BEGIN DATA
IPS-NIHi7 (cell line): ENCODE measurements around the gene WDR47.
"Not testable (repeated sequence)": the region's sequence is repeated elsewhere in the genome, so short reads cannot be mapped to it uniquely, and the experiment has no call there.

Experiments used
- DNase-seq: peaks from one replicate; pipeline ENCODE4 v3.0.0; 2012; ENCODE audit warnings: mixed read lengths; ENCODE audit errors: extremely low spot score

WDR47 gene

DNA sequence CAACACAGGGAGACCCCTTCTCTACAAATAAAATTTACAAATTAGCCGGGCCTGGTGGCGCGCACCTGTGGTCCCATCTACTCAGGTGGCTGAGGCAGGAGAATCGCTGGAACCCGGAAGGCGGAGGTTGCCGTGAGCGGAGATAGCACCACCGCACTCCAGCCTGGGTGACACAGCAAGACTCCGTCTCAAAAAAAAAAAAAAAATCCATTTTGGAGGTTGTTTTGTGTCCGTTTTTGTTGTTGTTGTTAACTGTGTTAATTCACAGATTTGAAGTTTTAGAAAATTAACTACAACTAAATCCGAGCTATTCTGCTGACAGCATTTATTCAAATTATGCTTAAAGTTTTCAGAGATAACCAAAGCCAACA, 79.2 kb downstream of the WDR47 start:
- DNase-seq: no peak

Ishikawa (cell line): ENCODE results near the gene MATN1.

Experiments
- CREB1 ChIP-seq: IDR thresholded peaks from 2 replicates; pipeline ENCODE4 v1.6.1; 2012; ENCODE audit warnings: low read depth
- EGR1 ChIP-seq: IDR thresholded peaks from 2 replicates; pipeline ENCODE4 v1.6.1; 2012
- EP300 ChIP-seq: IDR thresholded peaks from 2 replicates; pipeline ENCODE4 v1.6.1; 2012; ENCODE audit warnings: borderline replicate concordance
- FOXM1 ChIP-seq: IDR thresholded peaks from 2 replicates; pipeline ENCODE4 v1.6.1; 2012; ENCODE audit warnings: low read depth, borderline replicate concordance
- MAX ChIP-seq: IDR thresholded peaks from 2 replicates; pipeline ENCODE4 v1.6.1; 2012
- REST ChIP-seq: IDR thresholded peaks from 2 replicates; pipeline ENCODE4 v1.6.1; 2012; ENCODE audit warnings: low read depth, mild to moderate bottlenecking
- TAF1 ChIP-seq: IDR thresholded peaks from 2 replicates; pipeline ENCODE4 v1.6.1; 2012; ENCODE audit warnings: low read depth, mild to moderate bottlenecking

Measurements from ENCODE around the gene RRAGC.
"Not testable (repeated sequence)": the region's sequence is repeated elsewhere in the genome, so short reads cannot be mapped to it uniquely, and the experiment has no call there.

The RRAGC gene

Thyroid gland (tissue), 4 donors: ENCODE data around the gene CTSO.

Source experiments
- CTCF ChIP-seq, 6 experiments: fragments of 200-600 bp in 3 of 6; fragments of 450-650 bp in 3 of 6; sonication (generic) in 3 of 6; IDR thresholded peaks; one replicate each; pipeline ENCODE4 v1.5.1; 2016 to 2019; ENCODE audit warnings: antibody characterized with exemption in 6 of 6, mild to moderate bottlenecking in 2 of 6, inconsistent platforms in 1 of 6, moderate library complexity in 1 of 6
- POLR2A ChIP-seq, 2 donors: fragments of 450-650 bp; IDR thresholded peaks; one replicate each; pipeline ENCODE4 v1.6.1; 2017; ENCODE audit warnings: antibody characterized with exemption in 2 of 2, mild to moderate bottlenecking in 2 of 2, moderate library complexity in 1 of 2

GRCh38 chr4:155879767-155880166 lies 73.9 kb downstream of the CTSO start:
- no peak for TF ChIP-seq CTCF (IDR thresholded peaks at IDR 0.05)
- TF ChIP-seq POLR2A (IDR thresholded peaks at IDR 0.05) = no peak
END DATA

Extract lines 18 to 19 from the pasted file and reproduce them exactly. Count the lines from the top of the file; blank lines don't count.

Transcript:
"Not testable (repeated sequence)": the region's sequence is repeated elsewhere in the genome, so short reads cannot be mapped to it uniquely, and the experiment has no call there.

The RRAGC gene